Summary Of The Story ' Appointment Of Samarra ' By W. Somerset Maugham
781 Words Dec 4th, 2015 4 Pages
“I will go to Samarra and there Death will not find me.” These are the words of the merchant’s servant in the short story ‘Appointment in Samarra’. In this tale set in the Mid-East, a servant has a chance encounter with the personified version of Death and tries to escape to another village, only for the master to later find out that Death herself was planning on meeting the servant there. The actual date this story was written is unknown, but it was retold in 1933 by W. Somerset Maugham. This fictional piece however, has many lessons that can be drawn from it today. For one, death is not something to be escaped from; once it is a person’s time, nothing he or she can do will postpone it. Another would be of how mortality is something many people are afraid of, and the third is one can never outsmart or outplay fate.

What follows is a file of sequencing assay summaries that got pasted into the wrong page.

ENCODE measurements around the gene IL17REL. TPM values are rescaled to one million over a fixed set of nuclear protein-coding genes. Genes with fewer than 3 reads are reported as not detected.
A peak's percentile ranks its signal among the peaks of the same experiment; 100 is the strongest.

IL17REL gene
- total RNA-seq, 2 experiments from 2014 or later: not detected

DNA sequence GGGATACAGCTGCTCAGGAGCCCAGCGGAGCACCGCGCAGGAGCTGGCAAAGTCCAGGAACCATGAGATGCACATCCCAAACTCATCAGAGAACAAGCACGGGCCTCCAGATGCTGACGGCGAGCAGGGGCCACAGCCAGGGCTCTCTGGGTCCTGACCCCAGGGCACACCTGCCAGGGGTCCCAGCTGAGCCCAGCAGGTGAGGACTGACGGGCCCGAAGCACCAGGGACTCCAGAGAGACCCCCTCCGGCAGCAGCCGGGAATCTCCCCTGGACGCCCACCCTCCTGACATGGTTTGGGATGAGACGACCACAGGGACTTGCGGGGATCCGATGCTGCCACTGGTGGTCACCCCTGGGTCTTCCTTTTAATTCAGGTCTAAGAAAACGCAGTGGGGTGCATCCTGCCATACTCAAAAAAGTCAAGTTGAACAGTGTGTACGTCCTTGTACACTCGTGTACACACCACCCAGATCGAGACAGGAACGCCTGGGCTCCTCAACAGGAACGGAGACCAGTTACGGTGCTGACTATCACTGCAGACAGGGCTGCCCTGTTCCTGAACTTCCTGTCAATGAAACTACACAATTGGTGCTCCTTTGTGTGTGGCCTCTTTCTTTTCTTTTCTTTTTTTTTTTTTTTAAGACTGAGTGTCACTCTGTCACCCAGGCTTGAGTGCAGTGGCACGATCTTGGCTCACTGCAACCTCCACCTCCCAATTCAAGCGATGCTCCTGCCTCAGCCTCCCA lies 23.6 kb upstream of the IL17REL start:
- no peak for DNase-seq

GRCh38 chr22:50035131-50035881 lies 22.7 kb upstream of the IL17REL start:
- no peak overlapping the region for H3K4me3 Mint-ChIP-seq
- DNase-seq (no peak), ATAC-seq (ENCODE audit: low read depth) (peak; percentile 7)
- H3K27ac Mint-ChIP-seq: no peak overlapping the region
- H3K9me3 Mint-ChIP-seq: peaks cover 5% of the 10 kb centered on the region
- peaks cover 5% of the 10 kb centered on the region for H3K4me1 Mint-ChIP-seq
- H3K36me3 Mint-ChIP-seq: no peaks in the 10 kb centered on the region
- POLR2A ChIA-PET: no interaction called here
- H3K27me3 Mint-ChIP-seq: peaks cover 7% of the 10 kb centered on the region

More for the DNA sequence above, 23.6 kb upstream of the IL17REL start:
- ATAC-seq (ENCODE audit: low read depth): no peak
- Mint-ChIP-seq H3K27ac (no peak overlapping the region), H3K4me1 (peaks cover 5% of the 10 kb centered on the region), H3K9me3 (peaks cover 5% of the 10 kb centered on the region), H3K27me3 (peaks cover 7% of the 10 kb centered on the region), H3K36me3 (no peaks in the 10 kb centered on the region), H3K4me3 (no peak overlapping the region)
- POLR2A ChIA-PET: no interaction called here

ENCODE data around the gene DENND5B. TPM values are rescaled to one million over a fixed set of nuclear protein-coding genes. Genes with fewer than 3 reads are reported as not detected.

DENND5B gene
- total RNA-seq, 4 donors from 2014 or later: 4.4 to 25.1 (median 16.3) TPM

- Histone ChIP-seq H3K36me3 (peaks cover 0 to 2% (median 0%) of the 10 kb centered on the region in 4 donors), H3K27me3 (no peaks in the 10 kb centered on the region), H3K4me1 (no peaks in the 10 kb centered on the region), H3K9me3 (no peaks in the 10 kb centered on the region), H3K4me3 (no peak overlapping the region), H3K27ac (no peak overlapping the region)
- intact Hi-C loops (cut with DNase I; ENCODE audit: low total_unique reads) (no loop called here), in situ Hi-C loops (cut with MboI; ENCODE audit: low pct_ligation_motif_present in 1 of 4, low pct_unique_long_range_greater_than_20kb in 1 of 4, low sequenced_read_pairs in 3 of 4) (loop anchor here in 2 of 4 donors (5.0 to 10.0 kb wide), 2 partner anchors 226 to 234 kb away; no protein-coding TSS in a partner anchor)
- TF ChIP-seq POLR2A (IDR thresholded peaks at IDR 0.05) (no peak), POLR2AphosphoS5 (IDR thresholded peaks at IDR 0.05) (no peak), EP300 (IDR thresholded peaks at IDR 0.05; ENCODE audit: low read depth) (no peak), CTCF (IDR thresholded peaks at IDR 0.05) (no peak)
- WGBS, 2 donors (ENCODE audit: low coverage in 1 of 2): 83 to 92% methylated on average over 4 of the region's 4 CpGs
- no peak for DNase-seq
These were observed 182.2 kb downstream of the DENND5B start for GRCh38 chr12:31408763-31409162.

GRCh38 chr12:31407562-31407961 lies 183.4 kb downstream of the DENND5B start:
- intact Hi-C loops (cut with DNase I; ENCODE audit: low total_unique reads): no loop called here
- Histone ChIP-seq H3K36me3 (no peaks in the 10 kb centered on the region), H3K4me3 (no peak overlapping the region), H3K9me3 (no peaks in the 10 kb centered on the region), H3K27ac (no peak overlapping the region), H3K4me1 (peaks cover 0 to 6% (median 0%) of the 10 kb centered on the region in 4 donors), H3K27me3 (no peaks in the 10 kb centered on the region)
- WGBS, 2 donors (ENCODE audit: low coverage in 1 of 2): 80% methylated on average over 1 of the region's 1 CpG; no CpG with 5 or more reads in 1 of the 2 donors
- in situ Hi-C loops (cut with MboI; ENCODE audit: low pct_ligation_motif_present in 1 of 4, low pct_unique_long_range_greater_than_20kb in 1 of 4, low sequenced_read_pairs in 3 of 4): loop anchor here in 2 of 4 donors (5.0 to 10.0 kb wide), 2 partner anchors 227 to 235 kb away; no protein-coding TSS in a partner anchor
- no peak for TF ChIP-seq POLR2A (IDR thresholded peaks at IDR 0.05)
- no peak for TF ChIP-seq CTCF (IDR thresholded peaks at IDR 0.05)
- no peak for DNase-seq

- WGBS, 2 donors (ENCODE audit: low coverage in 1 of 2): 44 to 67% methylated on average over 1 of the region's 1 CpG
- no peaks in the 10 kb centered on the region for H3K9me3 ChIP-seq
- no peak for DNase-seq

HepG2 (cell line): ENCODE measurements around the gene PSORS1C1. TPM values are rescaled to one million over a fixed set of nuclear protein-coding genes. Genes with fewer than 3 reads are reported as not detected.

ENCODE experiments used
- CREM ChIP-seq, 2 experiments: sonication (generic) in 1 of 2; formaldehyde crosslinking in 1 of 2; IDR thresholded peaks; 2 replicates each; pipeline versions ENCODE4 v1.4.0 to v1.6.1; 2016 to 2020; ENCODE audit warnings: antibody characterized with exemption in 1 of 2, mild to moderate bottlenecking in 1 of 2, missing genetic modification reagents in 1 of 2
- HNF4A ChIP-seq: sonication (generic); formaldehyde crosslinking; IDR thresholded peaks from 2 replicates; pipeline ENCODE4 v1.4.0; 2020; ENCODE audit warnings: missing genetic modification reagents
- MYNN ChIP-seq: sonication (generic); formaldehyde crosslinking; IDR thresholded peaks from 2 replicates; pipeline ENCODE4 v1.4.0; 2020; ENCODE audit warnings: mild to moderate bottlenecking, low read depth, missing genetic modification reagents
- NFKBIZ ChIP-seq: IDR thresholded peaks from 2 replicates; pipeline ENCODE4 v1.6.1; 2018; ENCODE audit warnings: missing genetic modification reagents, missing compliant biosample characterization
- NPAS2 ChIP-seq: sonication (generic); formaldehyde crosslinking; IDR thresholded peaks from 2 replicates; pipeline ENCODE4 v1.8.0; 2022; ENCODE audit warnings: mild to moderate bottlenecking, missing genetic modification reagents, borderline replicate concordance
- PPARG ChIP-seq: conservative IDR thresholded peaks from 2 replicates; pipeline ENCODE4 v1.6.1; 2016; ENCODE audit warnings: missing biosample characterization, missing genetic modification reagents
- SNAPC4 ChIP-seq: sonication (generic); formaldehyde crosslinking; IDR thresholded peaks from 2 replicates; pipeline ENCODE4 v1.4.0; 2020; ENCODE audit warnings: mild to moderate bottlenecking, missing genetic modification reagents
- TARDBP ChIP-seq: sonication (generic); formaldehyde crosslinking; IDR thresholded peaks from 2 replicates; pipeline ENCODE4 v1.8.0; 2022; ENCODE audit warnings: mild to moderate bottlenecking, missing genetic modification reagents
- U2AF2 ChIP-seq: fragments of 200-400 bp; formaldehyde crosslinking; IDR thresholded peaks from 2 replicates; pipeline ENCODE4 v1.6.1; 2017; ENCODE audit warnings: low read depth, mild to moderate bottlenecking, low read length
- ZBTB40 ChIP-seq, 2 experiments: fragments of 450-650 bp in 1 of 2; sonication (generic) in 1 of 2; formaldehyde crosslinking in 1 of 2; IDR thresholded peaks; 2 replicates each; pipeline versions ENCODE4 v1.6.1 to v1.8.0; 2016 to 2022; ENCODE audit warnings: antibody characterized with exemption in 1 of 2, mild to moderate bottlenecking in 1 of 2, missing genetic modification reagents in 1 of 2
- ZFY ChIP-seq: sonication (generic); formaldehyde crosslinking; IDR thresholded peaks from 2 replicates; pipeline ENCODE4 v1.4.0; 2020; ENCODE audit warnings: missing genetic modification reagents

In the story, death is not a stage in life or simply a thing that is intangible. Death is personified as a living, breathing person who speaks. In fact here, Death is the narrator. Throughout ancient history, the Mortality had been represented to be a female figure, as it is in this story. (Personifications) The merchant’s servant meets Death, and out of fear begs his master to take his horse and escape to Samarra. Later one the merchant meets Death and is told that she was surprised to see the servant there at Bagdad. “For I had an appointment with him tonight in Samarra.” This goes to show how inescapable death truly is. One may think…